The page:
The searches in Massachusetts, New York and New Jersey were the product of evidence gathered in the investigation, but there was "no known immediate threat to the public or any active plot against the United States," FBI spokeswoman Gail Marcinkiewicz said.
Asked at a news conference for details about the three men picked up Thursday morning, Holder said "we believe" there is evidence that they were providing Shahzad with funds.
Holder said "one of the things we are going to be trying to determine" is whether the men knew they were supplying funds for an act of terrorism.
The attorney general's comments followed a day spent on Capitol Hill, where Republicans on the House Judiciary Committee initially took him to task for the Obama administration's approach to fighting terrorism - relying heavily on the criminal justice system to handle suspected terrorists.
Three people were arrested on suspected immigration violations: the two Pakistani men in the Boston area and one person in Maine, U.S. Immigration and Customs Enforcement spokesman Brian Hale said. All three arrests are administrative and not criminal, he said. The three were not immediately charged with any terrorism-related offenses.
The two Boston-area men had a "direct connection" to Shahzad, a Pakistan-born U.S. citizen, said a top Massachusetts law enforcement official. Investigators weren't sure whether they were witting accomplices or simply moving funds, as is common among people from the Middle East and Central Asia who live in the U.S., said the official, who spoke on condition of anonymity because the investigation is ongoing.
"These people might be completely innocent and not know what they were providing money for, but it's clear there's a connection," the official said.
Authorities are now trying to determine the source of any money that might have been moved to the Boston-area men.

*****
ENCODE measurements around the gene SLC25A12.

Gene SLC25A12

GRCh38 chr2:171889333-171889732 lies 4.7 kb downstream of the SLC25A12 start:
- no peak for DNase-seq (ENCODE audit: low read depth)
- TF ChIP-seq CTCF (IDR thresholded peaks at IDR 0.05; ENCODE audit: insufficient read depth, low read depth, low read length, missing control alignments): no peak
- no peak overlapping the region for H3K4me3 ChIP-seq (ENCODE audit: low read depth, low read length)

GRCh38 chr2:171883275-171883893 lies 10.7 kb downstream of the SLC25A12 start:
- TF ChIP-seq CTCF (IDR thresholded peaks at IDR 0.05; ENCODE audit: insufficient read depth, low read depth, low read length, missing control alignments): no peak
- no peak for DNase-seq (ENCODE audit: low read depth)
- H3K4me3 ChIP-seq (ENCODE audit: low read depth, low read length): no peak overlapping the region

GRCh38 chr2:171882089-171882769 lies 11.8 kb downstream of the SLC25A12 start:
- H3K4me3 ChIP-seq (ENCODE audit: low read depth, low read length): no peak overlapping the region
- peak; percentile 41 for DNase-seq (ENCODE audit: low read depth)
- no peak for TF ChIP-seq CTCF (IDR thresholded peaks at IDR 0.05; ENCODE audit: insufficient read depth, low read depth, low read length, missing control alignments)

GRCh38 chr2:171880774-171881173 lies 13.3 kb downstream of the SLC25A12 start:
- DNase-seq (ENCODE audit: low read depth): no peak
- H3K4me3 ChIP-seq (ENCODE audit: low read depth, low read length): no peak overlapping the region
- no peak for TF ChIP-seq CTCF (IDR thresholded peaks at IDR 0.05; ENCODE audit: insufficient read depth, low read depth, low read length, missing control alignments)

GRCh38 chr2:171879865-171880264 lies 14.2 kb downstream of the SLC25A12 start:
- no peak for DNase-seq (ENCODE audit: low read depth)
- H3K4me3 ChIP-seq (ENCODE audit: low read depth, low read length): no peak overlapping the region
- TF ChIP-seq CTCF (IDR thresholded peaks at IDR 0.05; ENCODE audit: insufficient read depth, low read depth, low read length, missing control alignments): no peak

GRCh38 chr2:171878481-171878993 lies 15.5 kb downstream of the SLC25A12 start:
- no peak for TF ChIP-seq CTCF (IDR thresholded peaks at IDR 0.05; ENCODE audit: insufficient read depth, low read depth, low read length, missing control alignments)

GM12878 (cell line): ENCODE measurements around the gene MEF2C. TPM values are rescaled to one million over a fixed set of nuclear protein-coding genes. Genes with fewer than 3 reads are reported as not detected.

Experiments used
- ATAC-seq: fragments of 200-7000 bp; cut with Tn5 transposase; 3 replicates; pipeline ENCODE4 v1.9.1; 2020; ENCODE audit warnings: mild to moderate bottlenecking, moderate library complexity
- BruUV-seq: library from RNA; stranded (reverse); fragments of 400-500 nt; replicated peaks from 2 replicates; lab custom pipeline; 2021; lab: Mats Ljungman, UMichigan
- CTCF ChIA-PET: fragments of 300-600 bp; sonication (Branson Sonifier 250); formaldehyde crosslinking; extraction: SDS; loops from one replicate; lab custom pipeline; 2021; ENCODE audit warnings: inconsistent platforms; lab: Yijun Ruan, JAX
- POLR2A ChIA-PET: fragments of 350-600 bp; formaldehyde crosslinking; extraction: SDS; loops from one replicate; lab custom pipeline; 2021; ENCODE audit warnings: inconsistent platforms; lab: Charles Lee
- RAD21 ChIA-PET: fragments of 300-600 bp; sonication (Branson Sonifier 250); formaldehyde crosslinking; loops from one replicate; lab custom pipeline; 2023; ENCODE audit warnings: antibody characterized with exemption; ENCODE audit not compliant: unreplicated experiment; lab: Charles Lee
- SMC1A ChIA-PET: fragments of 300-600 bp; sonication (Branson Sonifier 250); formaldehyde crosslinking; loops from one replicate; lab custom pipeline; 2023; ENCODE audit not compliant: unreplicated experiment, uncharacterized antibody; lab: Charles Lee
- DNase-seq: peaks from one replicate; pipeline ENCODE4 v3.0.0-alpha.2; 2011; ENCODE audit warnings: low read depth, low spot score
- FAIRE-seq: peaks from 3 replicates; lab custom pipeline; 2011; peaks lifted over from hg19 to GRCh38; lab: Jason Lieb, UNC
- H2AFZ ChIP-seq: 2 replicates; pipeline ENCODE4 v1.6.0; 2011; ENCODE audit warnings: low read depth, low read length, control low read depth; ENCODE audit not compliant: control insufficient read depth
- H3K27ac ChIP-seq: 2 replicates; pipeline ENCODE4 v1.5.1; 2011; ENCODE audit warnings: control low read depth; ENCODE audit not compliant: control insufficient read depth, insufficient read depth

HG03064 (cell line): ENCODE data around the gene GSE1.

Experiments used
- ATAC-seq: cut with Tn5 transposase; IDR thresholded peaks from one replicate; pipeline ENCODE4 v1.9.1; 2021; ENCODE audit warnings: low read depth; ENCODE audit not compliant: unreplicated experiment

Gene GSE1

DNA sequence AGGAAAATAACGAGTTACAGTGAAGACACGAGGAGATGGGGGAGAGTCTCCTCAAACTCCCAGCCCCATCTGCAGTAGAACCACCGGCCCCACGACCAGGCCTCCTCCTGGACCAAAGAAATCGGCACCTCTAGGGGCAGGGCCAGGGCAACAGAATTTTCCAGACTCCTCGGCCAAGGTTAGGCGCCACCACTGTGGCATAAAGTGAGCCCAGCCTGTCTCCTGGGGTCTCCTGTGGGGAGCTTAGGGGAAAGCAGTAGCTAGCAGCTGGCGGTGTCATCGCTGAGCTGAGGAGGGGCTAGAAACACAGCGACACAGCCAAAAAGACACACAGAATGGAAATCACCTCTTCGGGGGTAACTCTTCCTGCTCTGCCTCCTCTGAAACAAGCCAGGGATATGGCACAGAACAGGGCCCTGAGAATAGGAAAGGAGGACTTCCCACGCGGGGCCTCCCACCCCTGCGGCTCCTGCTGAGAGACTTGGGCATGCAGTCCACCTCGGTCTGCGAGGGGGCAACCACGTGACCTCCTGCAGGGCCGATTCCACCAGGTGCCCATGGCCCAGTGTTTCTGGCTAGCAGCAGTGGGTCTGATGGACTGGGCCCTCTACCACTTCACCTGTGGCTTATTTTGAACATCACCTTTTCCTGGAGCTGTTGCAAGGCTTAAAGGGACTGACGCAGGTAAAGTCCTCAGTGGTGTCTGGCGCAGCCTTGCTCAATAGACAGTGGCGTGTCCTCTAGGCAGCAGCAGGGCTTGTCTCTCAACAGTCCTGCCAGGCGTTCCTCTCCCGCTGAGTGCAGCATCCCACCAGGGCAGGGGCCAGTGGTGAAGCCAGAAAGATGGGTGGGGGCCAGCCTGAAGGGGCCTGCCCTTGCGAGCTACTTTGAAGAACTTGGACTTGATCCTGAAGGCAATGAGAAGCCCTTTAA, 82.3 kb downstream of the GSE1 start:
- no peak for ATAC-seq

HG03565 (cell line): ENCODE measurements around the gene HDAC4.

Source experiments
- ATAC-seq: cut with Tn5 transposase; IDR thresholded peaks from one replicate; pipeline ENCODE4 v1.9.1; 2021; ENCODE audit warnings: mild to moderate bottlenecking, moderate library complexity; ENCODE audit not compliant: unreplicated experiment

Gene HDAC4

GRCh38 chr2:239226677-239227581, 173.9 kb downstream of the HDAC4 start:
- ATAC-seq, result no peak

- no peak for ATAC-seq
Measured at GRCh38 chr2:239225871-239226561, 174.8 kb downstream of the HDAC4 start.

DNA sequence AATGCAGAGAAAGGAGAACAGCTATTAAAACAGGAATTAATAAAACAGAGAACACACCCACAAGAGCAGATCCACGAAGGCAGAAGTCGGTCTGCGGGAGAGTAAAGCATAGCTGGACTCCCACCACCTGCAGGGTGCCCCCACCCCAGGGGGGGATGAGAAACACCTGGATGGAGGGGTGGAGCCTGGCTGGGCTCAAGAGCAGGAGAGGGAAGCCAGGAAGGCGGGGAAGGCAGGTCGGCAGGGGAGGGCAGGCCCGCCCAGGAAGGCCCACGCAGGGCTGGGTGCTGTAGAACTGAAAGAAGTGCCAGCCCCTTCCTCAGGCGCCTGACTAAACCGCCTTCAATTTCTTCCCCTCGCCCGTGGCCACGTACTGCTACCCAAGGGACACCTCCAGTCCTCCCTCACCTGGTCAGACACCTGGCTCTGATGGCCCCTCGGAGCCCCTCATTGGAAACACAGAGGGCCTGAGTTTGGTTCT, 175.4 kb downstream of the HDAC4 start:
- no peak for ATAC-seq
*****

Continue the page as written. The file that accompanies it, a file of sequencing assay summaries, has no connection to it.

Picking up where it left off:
"That's the focus of the ongoing investigation," said the official.
All three of the men arrested on suspected immigration violations are Pakistani, according to another law enforcement official. Two of the men have overstayed their visas and the third is already in removal proceedings, said the official, who was not authorized to discuss the ongoing investigation and spoke on condition of anonymity.
Police cordoned off a small house in Watertown, a suburb about 10 miles west of Boston, and a neighbor reported seeing an FBI raid there.
A Mobil gas station in Brookline, another Boston suburb, also was raided. The entrances and exits to the station were cordoned off by yellow tape, and FBI agents were going in and out of the building. Agents also searched and removing items from a silver Honda Accord in the parking lot.
The car was registered to Mohammad Zameen, 45, said Ann Dufresne, a spokesman of the Massachusetts Registry of Motor Vehicles. Zameen also is listed as a resident at the apartment in Watertown. No one answered phone calls at his listed number.
Marcinkiewicz said the arrest in Maine was part of the investigation into the Times Square bomb plot, but said she had no additional details about the arrest.
"They're all connected, but the specifics to Maine I don't specifically know what they were doing," she said.
Homes were searched in Centereach and Shirley, N.Y., both on Long Island.
"I am targeted. I am looking at it this way being a Muslim and being Pakistani," Mohammad Iqbal said.
Feeling like a target and being surprised at his front door, Iqbal says two FBI agents began questioning him in the early morning hours.
"'You mind if we search your house?' I said I have nothing to hide, go right ahead. Go search whatever you want. I have no problem at all," Iqbal explained.
With his family in fear he says they questioned him for five and half hours, showing him pictures and asking if he knew Faisal Shahzad.
Mohammed told Eyewitness News that he had only seen Shahzad in the newspapers and on television after his arrest.
"Never met him. Never hear heard his name. Never knew where he belonged from, where he lived. Even in New York. Even in Pakistan," he said.